Although the days of forests full of towering pteridophytes has long since vanished, a few giants still remain. Some of the largest ferns alive today hail from the genus Angiopteris and they are truly massive. To stand beneath their fronds is to be transported back hundreds of millions of years.
The mule's foot ferns (as they are commonly referred to) belong to an ancient lineage. The family, Marattiaceae, is thought to have diverged from the more familiar fern lineages very early on in their evolutionary history. As such, they have more in common with the grapeferns (Ophioglossales), whisk ferns (Psilotales), and horsetails (Equisetales) than they do more familiar extant ferns. One of the more bizarre qualities of this genus is the way in which they disperse their spores. A pressure differential is created inside the sporangium that eventually leads to cavitation. As the air space within implodes, the spores are launched outwards from the fronds at high speeds.
The most obvious feature, however, is their size. Angiopteris are some of the largest ferns on our planet. Arising from an odd looking globular mass are massive fiddle heads. These gradually unfurl into fronds of epic proportions. The record for frond size goes to Angiopteris evecta. An individual growing in Java produced fronds that were 29 feet 6 inches (9 meters) long! Amazingly enough, these fronds are capable of moving up or down depending on the weather.
Such movements are no small feat for a frond of that size. It is all thanks to an area of the petiole known as the pulvinus. The pulvini are swollen regions at the base of the petiole that expand or contract based on water pressure within. Angiopteris evecta produces the largest pulvini of any plant in the world.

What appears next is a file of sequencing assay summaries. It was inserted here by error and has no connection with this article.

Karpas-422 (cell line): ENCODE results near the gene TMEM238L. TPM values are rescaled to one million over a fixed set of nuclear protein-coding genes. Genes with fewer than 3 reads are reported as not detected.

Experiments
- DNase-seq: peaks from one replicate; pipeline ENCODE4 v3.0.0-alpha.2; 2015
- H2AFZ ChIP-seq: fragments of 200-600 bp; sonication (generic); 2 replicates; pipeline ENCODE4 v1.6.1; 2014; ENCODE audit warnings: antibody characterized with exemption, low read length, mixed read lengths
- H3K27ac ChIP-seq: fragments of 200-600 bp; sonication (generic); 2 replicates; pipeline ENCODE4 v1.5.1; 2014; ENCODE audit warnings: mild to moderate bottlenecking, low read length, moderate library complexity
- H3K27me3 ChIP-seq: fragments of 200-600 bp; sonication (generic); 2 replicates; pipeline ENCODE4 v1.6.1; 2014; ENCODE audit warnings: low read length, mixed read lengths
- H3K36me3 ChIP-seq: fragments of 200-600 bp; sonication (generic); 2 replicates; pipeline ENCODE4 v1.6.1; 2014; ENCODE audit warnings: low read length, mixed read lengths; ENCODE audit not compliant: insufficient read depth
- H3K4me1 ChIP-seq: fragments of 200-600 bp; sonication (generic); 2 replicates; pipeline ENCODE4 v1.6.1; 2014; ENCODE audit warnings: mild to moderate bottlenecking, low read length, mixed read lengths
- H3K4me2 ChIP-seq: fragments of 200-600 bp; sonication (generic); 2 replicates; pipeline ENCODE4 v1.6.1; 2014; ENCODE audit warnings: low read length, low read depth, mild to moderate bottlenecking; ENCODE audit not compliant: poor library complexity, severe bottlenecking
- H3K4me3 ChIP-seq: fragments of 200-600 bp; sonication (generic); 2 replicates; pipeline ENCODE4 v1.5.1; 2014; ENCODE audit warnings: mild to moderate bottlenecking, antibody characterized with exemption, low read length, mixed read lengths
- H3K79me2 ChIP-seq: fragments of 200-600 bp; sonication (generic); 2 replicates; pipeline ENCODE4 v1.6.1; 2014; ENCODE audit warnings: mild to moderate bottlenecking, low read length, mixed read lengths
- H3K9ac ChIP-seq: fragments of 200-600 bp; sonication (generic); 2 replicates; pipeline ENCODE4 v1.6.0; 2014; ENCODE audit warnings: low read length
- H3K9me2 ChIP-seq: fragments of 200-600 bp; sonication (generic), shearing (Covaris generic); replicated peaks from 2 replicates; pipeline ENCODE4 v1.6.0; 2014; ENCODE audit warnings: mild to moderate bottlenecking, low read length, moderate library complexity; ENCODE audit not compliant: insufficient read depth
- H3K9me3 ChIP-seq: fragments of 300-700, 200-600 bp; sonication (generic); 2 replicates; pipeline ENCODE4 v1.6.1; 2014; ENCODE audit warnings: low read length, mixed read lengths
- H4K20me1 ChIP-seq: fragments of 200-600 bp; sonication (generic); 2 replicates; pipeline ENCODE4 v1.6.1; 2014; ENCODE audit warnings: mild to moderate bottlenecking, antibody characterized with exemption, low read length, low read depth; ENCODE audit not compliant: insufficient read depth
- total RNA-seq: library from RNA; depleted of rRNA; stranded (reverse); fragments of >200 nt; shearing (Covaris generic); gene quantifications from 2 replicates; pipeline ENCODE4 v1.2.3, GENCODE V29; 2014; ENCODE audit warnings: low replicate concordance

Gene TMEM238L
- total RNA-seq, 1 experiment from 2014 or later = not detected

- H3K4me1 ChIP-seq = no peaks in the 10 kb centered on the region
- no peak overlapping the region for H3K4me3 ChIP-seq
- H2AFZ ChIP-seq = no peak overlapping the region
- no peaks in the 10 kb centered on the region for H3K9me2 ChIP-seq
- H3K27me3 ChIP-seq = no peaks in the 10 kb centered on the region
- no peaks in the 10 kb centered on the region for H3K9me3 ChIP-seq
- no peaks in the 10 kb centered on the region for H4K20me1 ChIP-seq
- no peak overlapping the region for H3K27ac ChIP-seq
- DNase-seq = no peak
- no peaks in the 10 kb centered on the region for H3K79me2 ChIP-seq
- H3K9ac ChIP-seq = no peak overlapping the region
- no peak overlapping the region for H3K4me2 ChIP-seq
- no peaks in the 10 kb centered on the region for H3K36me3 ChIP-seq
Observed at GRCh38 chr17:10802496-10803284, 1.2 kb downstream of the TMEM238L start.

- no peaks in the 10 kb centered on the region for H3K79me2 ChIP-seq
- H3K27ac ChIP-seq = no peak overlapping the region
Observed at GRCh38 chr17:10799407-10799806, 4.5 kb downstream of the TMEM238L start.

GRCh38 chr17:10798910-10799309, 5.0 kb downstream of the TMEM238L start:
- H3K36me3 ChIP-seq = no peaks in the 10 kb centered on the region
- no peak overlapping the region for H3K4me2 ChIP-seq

Angiopteris can be found growing native from Madagascar and throughout vairous islands of the South Pacific. It is hard to get an accurate species count as the taxonomic status of many "species" are still up for debate. Although something like 200 species have been described, only a small handful of these are recognized in most modern floras. Sadly, many of these are threatened by habitat loss in their home range. The same can't be said elsewhere. Some Angiopteris have become quite invasive in places like Hawai'i and Jamaica. Because of their unique evolutionary history, their bizarre appearance, and their massive size, they been planted far outside of their native range. Research has shown that many of these ferns are much more tolerant of varying environmental conditions than that of their native forests, making any new introductions quite risky.